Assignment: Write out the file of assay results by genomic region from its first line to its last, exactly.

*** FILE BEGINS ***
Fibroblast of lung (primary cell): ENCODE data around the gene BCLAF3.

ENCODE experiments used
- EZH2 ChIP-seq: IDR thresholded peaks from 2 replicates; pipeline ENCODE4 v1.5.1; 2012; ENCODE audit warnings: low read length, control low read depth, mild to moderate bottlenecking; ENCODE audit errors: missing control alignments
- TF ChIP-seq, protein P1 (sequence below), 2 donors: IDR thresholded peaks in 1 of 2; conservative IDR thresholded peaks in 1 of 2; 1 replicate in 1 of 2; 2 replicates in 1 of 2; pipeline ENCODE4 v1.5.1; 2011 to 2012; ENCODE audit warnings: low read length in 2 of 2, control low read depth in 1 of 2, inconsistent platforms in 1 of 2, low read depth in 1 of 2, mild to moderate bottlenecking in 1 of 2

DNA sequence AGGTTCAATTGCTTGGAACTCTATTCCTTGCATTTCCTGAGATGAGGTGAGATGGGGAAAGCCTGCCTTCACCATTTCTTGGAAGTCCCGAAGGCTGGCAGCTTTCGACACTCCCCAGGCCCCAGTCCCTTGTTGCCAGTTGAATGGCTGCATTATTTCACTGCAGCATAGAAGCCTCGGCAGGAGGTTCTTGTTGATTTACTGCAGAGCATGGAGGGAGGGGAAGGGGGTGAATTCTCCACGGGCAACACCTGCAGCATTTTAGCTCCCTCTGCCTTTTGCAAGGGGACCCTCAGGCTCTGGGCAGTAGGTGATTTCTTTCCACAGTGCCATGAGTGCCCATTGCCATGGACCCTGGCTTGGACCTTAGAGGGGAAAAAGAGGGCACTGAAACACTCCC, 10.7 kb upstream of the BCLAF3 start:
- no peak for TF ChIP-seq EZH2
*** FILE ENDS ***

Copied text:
Fibroblast of lung (primary cell): ENCODE data around the gene BCLAF3.

ENCODE experiments used
- EZH2 ChIP-seq: IDR thresholded peaks from 2 replicates; pipeline ENCODE4 v1.5.1; 2012; ENCODE audit warnings: low read length, control low read depth, mild to moderate bottlenecking; ENCODE audit errors: missing control alignments
- TF ChIP-seq, protein P1 (sequence below), 2 donors: IDR thresholded peaks in 1 of 2; conservative IDR thresholded peaks in 1 of 2; 1 replicate in 1 of 2; 2 replicates in 1 of 2; pipeline ENCODE4 v1.5.1; 2011 to 2012; ENCODE audit warnings: low read length in 2 of 2, control low read depth in 1 of 2, inconsistent platforms in 1 of 2, low read depth in 1 of 2, mild to moderate bottlenecking in 1 of 2

DNA sequence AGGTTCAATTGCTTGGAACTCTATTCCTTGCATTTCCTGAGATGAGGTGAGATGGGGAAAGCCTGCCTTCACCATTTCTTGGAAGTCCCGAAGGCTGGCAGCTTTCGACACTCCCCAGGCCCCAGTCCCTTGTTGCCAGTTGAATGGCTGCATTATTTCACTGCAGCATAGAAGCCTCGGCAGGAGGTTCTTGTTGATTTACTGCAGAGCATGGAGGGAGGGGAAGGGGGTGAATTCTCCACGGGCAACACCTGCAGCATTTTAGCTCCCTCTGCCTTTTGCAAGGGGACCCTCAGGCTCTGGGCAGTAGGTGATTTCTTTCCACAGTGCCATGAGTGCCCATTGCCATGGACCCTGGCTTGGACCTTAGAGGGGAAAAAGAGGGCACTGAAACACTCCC, 10.7 kb upstream of the BCLAF3 start:
- no peak for TF ChIP-seq EZH2